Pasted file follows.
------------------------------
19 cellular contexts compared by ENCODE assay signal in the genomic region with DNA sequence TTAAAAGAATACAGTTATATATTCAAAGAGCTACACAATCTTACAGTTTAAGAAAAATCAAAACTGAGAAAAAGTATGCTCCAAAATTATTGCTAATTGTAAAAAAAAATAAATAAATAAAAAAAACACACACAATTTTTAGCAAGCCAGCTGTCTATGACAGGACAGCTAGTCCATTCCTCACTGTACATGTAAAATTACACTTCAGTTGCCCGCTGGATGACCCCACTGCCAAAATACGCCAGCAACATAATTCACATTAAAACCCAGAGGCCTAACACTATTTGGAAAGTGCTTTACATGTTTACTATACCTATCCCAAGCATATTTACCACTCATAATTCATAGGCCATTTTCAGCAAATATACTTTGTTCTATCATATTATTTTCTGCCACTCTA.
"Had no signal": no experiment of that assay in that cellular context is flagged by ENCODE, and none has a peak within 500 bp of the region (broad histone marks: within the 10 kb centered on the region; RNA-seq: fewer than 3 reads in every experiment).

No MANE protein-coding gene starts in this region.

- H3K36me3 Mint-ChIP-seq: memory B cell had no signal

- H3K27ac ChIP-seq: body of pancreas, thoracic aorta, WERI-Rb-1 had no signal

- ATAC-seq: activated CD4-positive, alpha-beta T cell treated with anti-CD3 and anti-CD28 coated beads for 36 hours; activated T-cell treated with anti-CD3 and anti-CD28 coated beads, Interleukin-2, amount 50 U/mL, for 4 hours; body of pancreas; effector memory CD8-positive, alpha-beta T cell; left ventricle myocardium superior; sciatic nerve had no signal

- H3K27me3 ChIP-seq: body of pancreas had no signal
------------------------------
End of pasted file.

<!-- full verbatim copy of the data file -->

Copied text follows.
19 cellular contexts compared by ENCODE assay signal in the genomic region with DNA sequence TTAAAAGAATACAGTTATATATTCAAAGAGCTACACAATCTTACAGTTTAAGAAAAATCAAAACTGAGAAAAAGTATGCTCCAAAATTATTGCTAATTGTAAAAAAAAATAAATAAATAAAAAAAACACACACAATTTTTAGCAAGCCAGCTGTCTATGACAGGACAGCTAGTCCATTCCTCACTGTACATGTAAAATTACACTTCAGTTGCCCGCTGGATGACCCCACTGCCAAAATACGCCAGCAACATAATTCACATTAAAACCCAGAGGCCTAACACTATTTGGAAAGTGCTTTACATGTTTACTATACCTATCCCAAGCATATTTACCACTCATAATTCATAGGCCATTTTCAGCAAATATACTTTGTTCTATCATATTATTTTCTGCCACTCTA.
"Had no signal": no experiment of that assay in that cellular context is flagged by ENCODE, and none has a peak within 500 bp of the region (broad histone marks: within the 10 kb centered on the region; RNA-seq: fewer than 3 reads in every experiment).

No MANE protein-coding gene starts in this region.

- H3K36me3 Mint-ChIP-seq: memory B cell had no signal

- H3K27ac ChIP-seq: body of pancreas, thoracic aorta, WERI-Rb-1 had no signal

- ATAC-seq: activated CD4-positive, alpha-beta T cell treated with anti-CD3 and anti-CD28 coated beads for 36 hours; activated T-cell treated with anti-CD3 and anti-CD28 coated beads, Interleukin-2, amount 50 U/mL, for 4 hours; body of pancreas; effector memory CD8-positive, alpha-beta T cell; left ventricle myocardium superior; sciatic nerve had no signal

- H3K27me3 ChIP-seq: body of pancreas had no signal